Za Pravdu No. 12, October 17, 1913.
Signed: V. Ilyin.
Published according to the Za Pravdu text.
Source: Lenin Collected Works, Progress Publishers, 1977, Moscow, Volume 19, pages 443-445.
Translated: The Late George Hanna
Transcription\Markup: R. Cymbala
Public Domain: Lenin Internet Archive (2004). You may freely copy, distribute, display and perform this work; as well as make derivative and commercial works. Please credit “Marxists Internet Archive” as your source. • README
A certain G. Golosov is mortally offended over the fact that I, in Prosveshcheniye, referred to Chkheidze as a “near Party Social-Democrat”.
G. Golosov is in a towering rage; he hurls invectives right and left and burdens his lines with exclamation marks and marks of interrogation. But the greater the anger he displays the more evident it becomes that his angry outcries are merely a screen to cover up his lack of proof.
I did refer to Chkheidze as a near-Party Social-Democrat. It should not be difficult for Golosov to realise that he could refute me if he proved that Chkheidze is a Party Social-Democrat.
I mentioned the fact that at the most critical moment in the history of the Social-Democratic group (and in the history of the regeneration of the Party) Chkheidze “avoided the issue”. When the liquidator and anti-liquidator press came into being (1911 and beginning of 1912) Chkheidze was neither on one side nor on the other.
Does my angry opponent disprove this precisely indicated fact?
He does not. Angry G. Golosov does not disprove this fact, nor can he do so. Poor Golosov; he is wrathful, but he is weak! He timidly evades the fact that proves that Chkheidze’s behaviour (notwithstanding his oratorical talent and parliamentary experience) was the behaviour of a near-Party man.
If irate G. Golosov were able to think, he would realise that a man proves his party allegiance by taking a most energetic, direct, and open part in the affairs of his party (and not only of its group in the Duma). The rise of a liquidator and anti-liquidator press marked an extremely important moment in the modern history of the Marxist organisation. Hence, I proved up to the hilt that Chkheidze is a near-Party man.
In a fit of hysterical rage G. Golosov exclaims: “The Party is supposed to be where V. Ilyin and G. Zinoviev are.”
Thus, good Golosov adds to his troubles by raising the extremely interesting and important question as to where the Party is. If G. Golosov cannot think, the workers can, and they have all thought and are thinking about this question.
The Party is where the majority of the class-conscious worker Marxists who take an active part in political life are to be found.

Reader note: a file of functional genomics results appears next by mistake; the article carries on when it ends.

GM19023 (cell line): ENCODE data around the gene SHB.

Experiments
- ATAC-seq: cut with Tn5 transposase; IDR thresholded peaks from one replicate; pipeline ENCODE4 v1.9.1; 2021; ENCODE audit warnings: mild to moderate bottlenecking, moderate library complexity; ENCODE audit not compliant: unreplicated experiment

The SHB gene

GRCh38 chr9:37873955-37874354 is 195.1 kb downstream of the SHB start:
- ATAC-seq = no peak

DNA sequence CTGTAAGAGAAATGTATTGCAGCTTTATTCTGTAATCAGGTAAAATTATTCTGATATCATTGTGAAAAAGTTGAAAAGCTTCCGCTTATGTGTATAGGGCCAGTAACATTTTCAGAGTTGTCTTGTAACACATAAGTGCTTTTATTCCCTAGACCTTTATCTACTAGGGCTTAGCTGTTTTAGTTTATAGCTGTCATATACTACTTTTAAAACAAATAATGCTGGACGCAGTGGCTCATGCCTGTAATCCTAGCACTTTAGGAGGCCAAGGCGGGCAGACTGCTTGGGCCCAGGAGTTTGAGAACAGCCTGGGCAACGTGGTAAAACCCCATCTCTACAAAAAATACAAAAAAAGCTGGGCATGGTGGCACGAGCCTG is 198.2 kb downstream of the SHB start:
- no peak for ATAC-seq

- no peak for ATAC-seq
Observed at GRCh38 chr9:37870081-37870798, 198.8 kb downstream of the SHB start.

G. Golosov’s anger rises to the pitch of hysteria simply because he realises he is unable to disprove this plain truth.
The elections to the Fourth Duma, the history of the inception and growth of Pravda, the election to the Executive Committee of the Metalworkers’ Union, the insurance campaign and the resolutions passed by the workers in sup port of the six worker deputies—all proved that the Party is on the side of the six, that it supports their line. Their slogans have been adopted and tested by the mass actions of workers in all branches of the working-class movement.
Irate Golosov is angry simply because he is unable to disprove the precise, obvious and indisputable fact that the Marxists beat the liquidators in the elections, in the trade unions, in the effort to establish daily newspapers and in the insurance campaign.
Those against whom all the facts speak have no alternative but to “get angry” and go into hysterics.
The Party is where the majority of the workers have rallied around the Party’s decisions which provide complete, systematic and accurate answers to the most important problems. The Party is where the majority of class-conscious workers are united by the singleness of these decisions and by a single will to implement them conscientiously.
In defending the “right” of Chkheidze (and of the seven) to flout these decisions and the will of the working class, G. Golosov, like all the liquidators, is trying to break up the Marxist organisation in the interests of non-partisanship.
There can be no doubt that the workers will continue to back the position of their six deputies as against the near Party position of the seven.
 See p. 413 of this volume.—Ed.